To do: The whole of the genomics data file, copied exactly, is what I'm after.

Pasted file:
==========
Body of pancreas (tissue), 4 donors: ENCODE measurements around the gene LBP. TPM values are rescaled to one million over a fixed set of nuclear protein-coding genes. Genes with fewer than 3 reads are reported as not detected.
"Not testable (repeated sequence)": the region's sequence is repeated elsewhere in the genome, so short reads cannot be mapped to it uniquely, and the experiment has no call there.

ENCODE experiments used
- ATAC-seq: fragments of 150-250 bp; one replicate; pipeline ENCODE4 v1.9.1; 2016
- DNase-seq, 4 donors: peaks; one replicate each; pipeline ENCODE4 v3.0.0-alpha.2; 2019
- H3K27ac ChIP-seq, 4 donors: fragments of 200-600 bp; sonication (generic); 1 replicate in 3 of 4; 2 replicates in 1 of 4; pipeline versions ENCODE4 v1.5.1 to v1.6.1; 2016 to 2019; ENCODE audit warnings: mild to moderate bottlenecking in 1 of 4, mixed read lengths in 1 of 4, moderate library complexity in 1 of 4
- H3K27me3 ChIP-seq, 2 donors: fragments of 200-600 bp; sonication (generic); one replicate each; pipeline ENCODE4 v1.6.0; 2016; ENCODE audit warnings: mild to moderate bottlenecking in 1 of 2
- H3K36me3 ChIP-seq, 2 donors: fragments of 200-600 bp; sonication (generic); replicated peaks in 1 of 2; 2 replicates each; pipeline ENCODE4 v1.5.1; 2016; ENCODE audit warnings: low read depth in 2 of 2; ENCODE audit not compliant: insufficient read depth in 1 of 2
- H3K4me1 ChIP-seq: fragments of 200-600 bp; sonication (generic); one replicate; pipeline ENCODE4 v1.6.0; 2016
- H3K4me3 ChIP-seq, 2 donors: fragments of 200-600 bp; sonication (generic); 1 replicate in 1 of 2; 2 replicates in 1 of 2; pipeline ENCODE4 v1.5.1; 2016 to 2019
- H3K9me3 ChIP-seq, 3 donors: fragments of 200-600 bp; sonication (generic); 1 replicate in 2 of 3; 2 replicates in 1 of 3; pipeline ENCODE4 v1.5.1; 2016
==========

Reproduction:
Body of pancreas (tissue), 4 donors: ENCODE measurements around the gene LBP. TPM values are rescaled to one million over a fixed set of nuclear protein-coding genes. Genes with fewer than 3 reads are reported as not detected.
"Not testable (repeated sequence)": the region's sequence is repeated elsewhere in the genome, so short reads cannot be mapped to it uniquely, and the experiment has no call there.

ENCODE experiments used
- ATAC-seq: fragments of 150-250 bp; one replicate; pipeline ENCODE4 v1.9.1; 2016
- DNase-seq, 4 donors: peaks; one replicate each; pipeline ENCODE4 v3.0.0-alpha.2; 2019
- H3K27ac ChIP-seq, 4 donors: fragments of 200-600 bp; sonication (generic); 1 replicate in 3 of 4; 2 replicates in 1 of 4; pipeline versions ENCODE4 v1.5.1 to v1.6.1; 2016 to 2019; ENCODE audit warnings: mild to moderate bottlenecking in 1 of 4, mixed read lengths in 1 of 4, moderate library complexity in 1 of 4
- H3K27me3 ChIP-seq, 2 donors: fragments of 200-600 bp; sonication (generic); one replicate each; pipeline ENCODE4 v1.6.0; 2016; ENCODE audit warnings: mild to moderate bottlenecking in 1 of 2
- H3K36me3 ChIP-seq, 2 donors: fragments of 200-600 bp; sonication (generic); replicated peaks in 1 of 2; 2 replicates each; pipeline ENCODE4 v1.5.1; 2016; ENCODE audit warnings: low read depth in 2 of 2; ENCODE audit not compliant: insufficient read depth in 1 of 2
- H3K4me1 ChIP-seq: fragments of 200-600 bp; sonication (generic); one replicate; pipeline ENCODE4 v1.6.0; 2016
- H3K4me3 ChIP-seq, 2 donors: fragments of 200-600 bp; sonication (generic); 1 replicate in 1 of 2; 2 replicates in 1 of 2; pipeline ENCODE4 v1.5.1; 2016 to 2019
- H3K9me3 ChIP-seq, 3 donors: fragments of 200-600 bp; sonication (generic); 1 replicate in 2 of 3; 2 replicates in 1 of 3; pipeline ENCODE4 v1.5.1; 2016